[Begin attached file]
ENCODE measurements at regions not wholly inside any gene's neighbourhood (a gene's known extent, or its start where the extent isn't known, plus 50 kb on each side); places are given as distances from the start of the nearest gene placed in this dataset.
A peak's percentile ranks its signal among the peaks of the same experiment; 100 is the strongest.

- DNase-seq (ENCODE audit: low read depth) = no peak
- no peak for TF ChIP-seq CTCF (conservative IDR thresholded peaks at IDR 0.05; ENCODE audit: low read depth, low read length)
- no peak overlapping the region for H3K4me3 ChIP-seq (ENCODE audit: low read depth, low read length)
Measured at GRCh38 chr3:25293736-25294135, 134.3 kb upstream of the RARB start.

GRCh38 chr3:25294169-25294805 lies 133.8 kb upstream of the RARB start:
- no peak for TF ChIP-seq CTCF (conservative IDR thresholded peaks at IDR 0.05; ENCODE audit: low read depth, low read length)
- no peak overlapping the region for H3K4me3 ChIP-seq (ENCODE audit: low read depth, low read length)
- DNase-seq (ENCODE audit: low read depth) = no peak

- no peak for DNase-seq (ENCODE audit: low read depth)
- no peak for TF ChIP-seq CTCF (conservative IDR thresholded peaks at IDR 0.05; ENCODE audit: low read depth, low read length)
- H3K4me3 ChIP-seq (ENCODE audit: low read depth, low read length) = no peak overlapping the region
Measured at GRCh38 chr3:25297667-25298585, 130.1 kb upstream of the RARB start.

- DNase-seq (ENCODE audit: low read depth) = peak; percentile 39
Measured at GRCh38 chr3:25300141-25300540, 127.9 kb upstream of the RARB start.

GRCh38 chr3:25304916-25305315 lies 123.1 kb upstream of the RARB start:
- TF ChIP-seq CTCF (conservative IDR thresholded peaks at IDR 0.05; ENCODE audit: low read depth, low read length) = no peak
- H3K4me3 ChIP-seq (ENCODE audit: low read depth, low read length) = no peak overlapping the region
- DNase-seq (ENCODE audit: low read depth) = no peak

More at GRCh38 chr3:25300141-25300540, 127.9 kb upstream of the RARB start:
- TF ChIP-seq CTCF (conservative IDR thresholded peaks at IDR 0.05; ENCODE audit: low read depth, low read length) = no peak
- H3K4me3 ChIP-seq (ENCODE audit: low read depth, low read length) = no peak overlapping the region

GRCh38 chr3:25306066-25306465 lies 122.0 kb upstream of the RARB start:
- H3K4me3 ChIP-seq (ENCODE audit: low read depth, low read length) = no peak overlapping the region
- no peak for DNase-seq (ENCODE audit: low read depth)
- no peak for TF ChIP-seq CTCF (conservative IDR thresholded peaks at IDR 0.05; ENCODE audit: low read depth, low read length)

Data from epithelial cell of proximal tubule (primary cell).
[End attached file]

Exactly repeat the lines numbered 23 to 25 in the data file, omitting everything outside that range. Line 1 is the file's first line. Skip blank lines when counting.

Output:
- H3K4me3 ChIP-seq (ENCODE audit: low read depth, low read length) = no peak overlapping the region

GRCh38 chr3:25306066-25306465 lies 122.0 kb upstream of the RARB start:
- H3K4me3 ChIP-seq (ENCODE audit: low read depth, low read length) = no peak overlapping the region